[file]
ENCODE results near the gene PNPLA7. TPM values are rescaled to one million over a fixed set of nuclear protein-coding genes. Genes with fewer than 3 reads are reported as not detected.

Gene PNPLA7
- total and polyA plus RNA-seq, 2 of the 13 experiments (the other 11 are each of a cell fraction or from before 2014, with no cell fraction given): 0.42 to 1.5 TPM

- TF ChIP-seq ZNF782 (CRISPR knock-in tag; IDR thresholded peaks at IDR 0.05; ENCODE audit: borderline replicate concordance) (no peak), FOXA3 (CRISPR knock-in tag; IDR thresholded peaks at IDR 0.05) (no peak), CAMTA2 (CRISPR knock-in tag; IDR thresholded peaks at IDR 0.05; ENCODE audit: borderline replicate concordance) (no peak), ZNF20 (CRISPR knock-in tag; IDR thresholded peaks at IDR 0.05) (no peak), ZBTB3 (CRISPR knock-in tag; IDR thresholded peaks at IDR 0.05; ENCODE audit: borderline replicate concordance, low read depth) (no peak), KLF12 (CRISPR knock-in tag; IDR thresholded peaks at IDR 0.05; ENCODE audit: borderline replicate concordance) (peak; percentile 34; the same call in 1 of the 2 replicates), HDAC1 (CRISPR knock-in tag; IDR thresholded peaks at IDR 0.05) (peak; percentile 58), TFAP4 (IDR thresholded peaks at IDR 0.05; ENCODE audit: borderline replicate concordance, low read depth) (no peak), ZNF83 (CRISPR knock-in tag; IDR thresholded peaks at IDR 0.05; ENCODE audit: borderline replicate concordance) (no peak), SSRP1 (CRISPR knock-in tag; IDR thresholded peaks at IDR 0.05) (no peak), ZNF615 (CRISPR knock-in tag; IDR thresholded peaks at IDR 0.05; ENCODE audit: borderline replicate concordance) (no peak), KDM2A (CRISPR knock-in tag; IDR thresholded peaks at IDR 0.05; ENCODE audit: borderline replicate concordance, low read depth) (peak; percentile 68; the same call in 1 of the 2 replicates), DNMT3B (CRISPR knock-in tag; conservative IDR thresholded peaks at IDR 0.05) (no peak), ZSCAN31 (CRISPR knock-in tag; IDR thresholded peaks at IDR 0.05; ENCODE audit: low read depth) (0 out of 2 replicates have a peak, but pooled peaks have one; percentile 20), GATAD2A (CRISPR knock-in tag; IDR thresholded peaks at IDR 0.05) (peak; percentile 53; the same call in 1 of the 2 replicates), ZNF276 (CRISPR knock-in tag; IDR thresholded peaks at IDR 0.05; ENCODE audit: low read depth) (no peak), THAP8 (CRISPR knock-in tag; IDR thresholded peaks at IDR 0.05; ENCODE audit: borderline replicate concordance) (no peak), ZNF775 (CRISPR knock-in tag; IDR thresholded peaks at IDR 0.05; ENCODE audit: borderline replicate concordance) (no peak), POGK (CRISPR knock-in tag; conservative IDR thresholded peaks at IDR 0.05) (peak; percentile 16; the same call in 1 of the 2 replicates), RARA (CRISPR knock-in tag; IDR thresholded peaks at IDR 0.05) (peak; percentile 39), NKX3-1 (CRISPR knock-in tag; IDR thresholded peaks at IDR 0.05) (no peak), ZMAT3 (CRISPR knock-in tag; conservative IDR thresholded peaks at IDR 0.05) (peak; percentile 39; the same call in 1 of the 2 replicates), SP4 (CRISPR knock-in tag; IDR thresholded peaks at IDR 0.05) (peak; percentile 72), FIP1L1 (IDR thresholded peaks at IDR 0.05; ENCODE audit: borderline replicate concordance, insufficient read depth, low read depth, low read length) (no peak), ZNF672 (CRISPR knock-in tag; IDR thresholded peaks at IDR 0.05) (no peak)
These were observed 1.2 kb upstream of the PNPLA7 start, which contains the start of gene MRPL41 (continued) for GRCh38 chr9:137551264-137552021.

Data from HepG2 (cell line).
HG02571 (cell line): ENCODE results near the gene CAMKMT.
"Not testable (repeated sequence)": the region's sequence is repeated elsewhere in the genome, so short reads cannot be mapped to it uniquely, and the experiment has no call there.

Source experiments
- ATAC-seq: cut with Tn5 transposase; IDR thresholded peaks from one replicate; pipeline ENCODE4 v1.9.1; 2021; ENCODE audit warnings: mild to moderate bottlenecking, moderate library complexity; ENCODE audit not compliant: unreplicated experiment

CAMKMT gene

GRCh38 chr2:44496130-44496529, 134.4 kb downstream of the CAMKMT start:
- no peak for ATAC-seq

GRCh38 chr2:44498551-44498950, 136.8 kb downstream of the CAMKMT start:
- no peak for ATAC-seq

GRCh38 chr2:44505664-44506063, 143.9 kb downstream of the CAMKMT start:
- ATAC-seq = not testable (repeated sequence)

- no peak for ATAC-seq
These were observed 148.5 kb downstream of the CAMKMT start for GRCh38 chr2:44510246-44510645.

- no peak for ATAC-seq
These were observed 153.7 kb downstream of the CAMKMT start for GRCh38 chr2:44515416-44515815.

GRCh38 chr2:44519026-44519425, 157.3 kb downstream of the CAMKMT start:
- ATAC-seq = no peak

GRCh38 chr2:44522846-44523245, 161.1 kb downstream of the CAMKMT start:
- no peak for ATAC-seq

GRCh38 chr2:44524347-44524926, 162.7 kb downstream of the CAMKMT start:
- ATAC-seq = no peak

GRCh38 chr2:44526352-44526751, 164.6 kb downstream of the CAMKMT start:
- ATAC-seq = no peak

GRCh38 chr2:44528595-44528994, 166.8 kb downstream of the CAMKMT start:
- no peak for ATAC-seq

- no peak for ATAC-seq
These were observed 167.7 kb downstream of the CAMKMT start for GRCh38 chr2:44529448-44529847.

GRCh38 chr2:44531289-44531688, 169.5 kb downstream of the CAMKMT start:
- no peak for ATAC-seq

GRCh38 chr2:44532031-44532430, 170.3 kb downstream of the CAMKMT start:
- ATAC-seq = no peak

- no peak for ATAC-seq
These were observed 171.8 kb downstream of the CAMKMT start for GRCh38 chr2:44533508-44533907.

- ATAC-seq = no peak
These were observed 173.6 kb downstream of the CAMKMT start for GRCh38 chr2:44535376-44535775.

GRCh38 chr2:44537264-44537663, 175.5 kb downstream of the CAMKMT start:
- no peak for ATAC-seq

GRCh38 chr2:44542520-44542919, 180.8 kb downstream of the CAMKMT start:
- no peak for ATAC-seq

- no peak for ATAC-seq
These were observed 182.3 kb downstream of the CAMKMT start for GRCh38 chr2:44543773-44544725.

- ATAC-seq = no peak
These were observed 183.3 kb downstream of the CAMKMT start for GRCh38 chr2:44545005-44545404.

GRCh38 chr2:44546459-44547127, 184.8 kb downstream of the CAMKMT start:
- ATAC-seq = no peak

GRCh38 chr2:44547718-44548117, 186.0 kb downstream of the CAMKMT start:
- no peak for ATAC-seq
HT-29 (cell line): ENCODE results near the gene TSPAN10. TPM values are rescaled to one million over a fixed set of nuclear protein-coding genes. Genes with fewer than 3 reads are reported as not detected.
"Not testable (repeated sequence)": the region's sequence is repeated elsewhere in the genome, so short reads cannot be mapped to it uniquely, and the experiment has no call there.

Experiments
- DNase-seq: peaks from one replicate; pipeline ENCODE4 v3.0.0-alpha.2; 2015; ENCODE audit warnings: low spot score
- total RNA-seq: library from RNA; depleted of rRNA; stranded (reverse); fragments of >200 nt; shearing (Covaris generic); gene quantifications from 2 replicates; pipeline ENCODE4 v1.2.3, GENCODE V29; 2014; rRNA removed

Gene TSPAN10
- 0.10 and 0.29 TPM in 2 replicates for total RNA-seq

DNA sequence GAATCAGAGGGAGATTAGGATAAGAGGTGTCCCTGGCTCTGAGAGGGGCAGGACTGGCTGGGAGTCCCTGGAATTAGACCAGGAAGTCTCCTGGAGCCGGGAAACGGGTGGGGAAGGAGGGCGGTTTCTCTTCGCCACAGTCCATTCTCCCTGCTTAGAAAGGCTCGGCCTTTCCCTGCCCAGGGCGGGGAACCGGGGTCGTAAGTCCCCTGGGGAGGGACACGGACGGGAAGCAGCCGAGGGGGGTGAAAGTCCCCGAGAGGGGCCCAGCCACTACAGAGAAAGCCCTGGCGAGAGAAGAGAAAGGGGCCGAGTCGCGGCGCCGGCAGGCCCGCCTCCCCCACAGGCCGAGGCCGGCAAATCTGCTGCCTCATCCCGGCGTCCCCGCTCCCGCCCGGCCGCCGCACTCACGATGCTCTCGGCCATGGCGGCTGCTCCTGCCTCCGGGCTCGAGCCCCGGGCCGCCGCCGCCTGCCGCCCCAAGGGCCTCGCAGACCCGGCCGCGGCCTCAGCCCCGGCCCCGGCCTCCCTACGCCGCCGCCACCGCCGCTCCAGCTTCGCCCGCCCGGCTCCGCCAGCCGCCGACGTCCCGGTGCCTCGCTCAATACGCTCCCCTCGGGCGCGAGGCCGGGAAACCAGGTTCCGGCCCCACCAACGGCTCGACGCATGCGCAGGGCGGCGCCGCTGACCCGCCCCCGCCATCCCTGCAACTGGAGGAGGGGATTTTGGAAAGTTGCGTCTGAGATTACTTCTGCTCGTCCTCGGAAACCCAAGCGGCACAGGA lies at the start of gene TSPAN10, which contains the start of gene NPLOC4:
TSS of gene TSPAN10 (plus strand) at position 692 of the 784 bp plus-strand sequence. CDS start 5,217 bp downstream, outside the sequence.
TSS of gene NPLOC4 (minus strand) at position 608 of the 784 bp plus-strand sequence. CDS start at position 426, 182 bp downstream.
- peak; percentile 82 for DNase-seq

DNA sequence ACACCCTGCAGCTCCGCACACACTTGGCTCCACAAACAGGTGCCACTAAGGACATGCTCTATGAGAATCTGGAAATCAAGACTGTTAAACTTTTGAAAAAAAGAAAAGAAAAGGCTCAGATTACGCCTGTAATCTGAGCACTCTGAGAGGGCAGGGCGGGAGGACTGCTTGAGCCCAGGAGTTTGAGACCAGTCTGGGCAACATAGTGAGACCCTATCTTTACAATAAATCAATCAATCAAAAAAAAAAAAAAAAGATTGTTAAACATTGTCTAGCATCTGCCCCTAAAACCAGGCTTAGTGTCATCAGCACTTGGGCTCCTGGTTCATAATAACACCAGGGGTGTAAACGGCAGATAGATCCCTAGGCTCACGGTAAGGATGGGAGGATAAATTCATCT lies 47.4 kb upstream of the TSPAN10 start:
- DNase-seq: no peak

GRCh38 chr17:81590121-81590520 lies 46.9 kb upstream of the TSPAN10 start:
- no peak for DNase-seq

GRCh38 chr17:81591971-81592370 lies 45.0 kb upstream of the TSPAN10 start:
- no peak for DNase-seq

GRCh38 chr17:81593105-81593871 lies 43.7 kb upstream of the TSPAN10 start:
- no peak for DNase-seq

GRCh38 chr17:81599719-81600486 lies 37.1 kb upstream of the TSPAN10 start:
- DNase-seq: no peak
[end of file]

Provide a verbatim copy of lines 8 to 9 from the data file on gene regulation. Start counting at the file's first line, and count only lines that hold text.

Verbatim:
"Not testable (repeated sequence)": the region's sequence is repeated elsewhere in the genome, so short reads cannot be mapped to it uniquely, and the experiment has no call there.

Source experiments